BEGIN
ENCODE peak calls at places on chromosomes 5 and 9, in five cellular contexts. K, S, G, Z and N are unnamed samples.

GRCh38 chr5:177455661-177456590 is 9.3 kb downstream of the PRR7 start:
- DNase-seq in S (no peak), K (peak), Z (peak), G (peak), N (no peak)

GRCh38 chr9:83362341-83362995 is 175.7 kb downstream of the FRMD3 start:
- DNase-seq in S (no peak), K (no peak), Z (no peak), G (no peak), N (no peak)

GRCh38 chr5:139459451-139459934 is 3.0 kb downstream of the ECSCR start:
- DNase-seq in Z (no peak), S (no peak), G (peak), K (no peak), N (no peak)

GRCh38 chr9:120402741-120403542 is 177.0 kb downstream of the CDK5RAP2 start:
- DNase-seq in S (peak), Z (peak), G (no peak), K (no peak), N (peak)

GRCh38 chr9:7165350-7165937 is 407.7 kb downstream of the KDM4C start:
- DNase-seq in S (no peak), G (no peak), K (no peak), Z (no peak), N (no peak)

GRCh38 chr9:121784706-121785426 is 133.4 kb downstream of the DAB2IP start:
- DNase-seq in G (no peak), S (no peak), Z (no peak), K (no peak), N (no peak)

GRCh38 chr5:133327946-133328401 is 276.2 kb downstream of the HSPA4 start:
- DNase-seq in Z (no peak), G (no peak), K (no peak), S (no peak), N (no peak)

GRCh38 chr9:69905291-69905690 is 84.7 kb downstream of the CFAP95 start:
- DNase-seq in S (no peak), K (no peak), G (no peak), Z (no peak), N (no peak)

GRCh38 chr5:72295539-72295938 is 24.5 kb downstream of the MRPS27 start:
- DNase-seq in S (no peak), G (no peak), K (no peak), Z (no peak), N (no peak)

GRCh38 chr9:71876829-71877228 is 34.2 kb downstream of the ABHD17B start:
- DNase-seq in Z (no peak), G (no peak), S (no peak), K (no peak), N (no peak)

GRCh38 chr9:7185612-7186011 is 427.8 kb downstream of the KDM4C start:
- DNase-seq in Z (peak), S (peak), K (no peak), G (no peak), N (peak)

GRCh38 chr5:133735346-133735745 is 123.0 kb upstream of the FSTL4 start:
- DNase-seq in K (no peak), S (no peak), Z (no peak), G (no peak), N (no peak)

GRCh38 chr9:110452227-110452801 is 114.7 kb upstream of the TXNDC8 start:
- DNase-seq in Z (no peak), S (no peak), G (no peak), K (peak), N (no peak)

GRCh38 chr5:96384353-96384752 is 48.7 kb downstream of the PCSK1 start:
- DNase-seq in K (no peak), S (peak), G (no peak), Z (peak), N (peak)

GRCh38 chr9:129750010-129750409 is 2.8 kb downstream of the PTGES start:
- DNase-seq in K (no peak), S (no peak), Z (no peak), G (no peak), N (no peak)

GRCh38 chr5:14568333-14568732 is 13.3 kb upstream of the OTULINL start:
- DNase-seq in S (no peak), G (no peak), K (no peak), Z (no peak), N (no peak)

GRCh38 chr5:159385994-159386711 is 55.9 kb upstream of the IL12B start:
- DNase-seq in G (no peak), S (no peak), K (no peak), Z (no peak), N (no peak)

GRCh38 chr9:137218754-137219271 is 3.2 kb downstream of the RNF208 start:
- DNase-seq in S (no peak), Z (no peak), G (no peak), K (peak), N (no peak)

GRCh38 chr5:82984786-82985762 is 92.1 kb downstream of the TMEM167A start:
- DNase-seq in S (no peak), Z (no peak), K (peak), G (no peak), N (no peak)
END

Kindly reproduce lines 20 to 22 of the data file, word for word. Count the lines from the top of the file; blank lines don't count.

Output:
GRCh38 chr9:71876829-71877228 is 34.2 kb downstream of the ABHD17B start:
- DNase-seq in Z (no peak), G (no peak), S (no peak), K (no peak), N (no peak)

GRCh38 chr9:7185612-7186011 is 427.8 kb downstream of the KDM4C start: